Archive for October, 2014

This Week in Music History: October 27 to November 2

Posted on: October 28th, 2014 by Ripple Creative Strategy No Comments

By Adam Bunch


Bryan Adams was only 25 years old when he became an international superstar. However, the Canadian Music Hall of Fame inductee was far from an overnight success. He was born in Kingston, Ontario, and grew up travelling all over the world. His father was a United Nations peacekeeper turned diplomat and his postings took the family to Portugal, Austria and Israel. Finally, though, Adams settled back home in Canada – in Vancouver – where he began to make a name for himself as a young musician. He was still just a teenager in the 1970s when he began to play in his first bands and to establish his career as a session musician, including regular gigs for the CBC.

The next step came in 1978, when Adams was only 18 years old. That’s when he met Jim Vallance, a slightly older and more experienced musician. The two became songwriting partners and by the end of the year Adams had signed his first recording contract for the staggering sum of exactly $1.

His solo career started slowly. His self-titled debut came out two years later and was, at first, such a moderate success that Adams considered calling his second record  “Bryan Adams Hasn’t Heard of You Either.” But things were about to change. His sophomore release, You Want It You Got It, produced Adams’ first Top 40 single in Canada – and it was just a hint of what was to come. His third record, Cuts Like a Knife, took off. The album produced three Top 10 singles and the entire LP broke into the Top 10 on the Billboard 200 albums chart. There was no question now: Bryan Adams was a star.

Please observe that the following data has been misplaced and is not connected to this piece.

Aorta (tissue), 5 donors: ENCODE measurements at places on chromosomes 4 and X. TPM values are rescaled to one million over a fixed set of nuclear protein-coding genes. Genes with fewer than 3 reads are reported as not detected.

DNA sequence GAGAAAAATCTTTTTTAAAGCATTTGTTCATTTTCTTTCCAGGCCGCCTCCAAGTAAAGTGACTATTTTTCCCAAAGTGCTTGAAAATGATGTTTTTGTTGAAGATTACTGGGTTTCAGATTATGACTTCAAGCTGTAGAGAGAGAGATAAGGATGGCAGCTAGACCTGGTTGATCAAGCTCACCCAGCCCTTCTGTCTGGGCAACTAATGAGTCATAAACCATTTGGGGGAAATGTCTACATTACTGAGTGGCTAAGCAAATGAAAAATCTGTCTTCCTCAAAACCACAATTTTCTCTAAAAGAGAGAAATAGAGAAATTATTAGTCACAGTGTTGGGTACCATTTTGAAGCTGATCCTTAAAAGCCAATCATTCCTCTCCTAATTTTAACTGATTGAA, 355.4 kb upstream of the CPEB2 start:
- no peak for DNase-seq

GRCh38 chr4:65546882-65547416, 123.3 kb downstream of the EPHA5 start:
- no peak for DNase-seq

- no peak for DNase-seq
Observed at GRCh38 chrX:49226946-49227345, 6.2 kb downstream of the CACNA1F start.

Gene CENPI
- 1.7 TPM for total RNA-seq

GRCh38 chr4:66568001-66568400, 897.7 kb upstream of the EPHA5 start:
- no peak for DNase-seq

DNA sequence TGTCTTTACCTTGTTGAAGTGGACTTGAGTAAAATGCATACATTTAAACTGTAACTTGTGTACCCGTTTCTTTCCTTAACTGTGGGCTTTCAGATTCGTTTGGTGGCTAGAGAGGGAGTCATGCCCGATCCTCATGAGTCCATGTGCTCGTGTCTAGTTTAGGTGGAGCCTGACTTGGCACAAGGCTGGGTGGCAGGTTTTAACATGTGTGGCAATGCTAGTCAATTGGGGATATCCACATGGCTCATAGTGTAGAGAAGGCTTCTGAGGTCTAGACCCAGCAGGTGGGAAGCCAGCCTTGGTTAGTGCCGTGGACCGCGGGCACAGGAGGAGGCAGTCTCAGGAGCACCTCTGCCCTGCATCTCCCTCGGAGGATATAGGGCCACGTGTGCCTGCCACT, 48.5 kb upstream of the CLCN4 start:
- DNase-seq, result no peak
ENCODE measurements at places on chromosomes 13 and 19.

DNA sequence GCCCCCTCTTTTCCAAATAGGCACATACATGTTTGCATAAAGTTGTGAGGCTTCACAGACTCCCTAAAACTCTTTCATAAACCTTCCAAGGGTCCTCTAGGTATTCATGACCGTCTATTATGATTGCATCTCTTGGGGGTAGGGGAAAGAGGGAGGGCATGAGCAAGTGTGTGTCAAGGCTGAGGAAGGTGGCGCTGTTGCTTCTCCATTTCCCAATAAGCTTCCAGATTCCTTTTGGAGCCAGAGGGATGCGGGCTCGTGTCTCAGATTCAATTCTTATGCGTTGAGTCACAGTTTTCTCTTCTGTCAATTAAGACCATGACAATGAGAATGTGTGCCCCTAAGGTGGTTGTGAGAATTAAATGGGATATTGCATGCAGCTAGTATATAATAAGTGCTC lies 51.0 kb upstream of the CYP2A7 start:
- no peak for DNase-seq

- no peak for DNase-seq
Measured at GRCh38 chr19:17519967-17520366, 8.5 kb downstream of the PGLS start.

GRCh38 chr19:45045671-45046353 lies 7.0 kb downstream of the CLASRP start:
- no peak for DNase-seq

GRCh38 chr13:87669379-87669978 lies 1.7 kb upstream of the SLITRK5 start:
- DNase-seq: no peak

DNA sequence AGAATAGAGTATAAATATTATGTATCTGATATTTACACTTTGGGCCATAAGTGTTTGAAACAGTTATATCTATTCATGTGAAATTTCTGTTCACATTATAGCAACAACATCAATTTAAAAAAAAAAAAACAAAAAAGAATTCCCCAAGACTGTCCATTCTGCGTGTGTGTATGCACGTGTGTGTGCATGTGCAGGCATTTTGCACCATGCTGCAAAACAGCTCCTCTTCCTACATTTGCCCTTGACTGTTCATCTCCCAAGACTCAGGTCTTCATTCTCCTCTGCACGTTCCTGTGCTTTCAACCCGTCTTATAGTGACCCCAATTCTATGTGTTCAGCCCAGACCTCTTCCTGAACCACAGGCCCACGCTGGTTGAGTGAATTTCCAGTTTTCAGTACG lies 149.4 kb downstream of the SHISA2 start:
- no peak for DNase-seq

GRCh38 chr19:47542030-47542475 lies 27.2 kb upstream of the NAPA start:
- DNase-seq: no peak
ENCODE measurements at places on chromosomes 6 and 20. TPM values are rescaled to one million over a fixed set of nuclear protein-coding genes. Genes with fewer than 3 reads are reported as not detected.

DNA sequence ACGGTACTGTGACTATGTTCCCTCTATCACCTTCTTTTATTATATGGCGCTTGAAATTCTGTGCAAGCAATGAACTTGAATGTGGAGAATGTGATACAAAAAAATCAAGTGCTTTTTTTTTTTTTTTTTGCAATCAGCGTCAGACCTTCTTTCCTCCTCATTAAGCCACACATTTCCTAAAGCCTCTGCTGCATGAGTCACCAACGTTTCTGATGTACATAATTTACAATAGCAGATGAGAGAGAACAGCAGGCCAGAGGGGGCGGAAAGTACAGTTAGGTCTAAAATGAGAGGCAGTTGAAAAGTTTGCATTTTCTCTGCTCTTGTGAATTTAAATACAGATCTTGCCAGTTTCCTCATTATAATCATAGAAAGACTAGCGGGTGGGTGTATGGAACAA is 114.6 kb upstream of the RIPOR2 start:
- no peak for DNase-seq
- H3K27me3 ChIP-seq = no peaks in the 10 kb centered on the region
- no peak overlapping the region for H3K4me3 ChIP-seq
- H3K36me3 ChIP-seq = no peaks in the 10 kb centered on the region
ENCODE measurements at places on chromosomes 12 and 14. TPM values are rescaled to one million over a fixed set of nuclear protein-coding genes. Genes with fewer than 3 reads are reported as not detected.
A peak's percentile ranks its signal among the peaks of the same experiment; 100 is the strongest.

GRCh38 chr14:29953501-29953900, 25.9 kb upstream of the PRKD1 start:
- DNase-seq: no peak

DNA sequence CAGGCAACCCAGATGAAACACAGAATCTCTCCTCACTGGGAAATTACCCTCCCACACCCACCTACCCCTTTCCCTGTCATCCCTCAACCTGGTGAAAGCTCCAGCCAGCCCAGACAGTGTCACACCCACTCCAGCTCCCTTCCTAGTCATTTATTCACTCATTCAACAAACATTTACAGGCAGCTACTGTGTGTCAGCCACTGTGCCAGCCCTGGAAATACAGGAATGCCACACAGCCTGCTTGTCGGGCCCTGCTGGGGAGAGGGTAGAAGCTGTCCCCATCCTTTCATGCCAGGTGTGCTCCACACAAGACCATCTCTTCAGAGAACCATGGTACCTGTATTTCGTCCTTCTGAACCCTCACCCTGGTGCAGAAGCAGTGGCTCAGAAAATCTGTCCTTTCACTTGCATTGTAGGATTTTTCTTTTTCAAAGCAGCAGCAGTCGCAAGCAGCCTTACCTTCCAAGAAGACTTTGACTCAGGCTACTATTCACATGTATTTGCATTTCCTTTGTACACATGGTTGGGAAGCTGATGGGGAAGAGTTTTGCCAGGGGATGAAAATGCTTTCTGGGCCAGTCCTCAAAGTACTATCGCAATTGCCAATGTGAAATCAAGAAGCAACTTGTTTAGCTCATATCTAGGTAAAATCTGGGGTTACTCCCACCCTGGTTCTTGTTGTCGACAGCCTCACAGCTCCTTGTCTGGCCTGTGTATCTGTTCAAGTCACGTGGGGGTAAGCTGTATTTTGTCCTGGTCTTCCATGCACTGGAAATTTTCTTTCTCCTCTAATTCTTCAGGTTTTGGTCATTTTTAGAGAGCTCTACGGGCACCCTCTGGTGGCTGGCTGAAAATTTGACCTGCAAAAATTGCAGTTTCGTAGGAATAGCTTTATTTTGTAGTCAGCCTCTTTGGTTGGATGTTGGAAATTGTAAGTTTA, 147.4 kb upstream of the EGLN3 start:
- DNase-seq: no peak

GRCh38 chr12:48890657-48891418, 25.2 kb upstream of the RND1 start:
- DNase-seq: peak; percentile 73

It was his next album that made him a superstar. It was during this week in 1984 that Reckless first appeared on record store shelves. It produced six singles that climbed into the top 15 slots on the Billboard charts – including “Summer of ’69” and “Run to You” – joining Michael Jackson’s Thriller and Bruce Springsteen’s Born in the U.S.A. as the only previous albums to have ever pulled off that feat. This time, Adams made it all the way to No. 1 on the Billboard 200 and, to date, the record has sold more than 12 million copies. Exactly 30 years after it was first released, Reckless is still widely considered to be one of the greatest Canadian albums of all time.




This was also a big week for another Canadian Music Hall of Fame inductee. It was during this week in 1996 that Shania Twain’s self-titled debut album was certified Gold. It had been released three years earlier, but it wasn’t a big hit right away. It was Twain’s second album, The Woman in Me, that made her a star – and that’s when all of her new fans went looking for her earlier album, which would, in fact, eventually go Platinum. The Windsor, Ontario–born singer-songwriter went on to become the best-selling female artist in the entire history of country music.